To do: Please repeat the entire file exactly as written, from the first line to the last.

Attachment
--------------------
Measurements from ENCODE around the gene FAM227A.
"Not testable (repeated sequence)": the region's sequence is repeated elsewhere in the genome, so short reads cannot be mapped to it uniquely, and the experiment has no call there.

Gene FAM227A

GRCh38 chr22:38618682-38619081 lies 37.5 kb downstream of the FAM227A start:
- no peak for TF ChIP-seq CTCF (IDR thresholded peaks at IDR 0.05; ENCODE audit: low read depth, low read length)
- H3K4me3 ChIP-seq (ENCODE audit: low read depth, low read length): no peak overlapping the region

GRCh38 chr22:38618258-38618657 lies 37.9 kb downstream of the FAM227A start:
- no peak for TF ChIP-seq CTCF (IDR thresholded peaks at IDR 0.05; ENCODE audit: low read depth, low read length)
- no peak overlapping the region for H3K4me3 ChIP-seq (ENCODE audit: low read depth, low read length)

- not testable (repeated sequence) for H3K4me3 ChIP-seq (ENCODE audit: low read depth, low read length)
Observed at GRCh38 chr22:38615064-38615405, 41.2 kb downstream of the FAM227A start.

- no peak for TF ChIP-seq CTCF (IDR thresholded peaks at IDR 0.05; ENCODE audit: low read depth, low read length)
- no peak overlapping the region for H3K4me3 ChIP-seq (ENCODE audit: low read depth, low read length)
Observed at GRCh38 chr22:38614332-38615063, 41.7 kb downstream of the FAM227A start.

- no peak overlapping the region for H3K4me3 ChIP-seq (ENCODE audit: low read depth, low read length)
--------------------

Measurements from ENCODE around the gene FAM227A.
"Not testable (repeated sequence)": the region's sequence is repeated elsewhere in the genome, so short reads cannot be mapped to it uniquely, and the experiment has no call there.

Gene FAM227A

GRCh38 chr22:38618682-38619081 lies 37.5 kb downstream of the FAM227A start:
- no peak for TF ChIP-seq CTCF (IDR thresholded peaks at IDR 0.05; ENCODE audit: low read depth, low read length)
- H3K4me3 ChIP-seq (ENCODE audit: low read depth, low read length): no peak overlapping the region

GRCh38 chr22:38618258-38618657 lies 37.9 kb downstream of the FAM227A start:
- no peak for TF ChIP-seq CTCF (IDR thresholded peaks at IDR 0.05; ENCODE audit: low read depth, low read length)
- no peak overlapping the region for H3K4me3 ChIP-seq (ENCODE audit: low read depth, low read length)

- not testable (repeated sequence) for H3K4me3 ChIP-seq (ENCODE audit: low read depth, low read length)
Observed at GRCh38 chr22:38615064-38615405, 41.2 kb downstream of the FAM227A start.

- no peak for TF ChIP-seq CTCF (IDR thresholded peaks at IDR 0.05; ENCODE audit: low read depth, low read length)
- no peak overlapping the region for H3K4me3 ChIP-seq (ENCODE audit: low read depth, low read length)
Observed at GRCh38 chr22:38614332-38615063, 41.7 kb downstream of the FAM227A start.

- no peak overlapping the region for H3K4me3 ChIP-seq (ENCODE audit: low read depth, low read length)